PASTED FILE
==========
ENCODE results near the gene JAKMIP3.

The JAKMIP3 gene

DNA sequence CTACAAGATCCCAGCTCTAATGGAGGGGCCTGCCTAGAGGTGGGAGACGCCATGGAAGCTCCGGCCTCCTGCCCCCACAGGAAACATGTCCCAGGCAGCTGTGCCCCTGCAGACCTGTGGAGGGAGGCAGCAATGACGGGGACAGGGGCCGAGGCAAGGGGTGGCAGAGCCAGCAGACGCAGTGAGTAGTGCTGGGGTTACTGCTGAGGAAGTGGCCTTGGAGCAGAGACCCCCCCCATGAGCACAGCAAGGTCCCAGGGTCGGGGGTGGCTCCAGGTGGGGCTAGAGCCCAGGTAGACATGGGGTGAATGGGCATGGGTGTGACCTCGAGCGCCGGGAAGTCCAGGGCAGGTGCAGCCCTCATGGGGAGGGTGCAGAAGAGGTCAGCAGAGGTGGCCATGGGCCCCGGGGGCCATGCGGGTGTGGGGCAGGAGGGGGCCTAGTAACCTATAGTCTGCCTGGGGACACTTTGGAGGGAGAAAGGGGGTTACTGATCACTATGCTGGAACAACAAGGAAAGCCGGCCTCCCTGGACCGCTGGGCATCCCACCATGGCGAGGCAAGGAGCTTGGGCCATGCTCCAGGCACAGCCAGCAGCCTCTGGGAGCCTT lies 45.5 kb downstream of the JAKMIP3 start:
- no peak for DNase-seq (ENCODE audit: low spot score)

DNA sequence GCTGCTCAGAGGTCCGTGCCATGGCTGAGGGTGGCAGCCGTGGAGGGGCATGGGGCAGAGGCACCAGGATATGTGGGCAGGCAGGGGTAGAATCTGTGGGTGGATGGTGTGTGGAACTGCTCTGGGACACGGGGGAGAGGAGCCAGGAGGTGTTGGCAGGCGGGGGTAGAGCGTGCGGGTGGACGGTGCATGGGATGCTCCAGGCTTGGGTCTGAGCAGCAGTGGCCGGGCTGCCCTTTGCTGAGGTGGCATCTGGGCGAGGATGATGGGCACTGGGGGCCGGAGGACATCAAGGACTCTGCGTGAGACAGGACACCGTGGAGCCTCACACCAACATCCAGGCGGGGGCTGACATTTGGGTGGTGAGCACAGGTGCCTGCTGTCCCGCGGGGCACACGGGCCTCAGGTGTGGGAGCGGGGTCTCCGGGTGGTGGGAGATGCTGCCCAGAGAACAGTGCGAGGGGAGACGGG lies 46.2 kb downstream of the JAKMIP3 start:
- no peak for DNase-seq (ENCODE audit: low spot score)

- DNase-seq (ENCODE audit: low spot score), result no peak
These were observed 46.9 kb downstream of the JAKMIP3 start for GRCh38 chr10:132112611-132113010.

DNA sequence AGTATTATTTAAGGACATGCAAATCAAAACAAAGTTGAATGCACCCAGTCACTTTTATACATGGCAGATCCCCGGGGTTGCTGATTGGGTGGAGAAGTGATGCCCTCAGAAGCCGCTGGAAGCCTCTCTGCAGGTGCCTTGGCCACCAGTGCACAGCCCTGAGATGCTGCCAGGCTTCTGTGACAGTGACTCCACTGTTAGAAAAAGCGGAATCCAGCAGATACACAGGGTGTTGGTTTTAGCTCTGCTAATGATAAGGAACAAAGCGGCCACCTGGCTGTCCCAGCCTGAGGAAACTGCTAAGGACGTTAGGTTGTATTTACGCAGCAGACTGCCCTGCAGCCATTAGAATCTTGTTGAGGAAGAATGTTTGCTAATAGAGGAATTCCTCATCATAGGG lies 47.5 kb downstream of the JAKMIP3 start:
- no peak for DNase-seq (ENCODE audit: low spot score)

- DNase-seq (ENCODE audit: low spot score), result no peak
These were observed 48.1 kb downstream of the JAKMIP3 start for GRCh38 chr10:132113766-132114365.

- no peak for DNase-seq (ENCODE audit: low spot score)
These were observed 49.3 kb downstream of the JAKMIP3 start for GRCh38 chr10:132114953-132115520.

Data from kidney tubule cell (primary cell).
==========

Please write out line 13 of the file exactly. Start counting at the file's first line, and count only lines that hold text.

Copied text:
- no peak for DNase-seq (ENCODE audit: low spot score)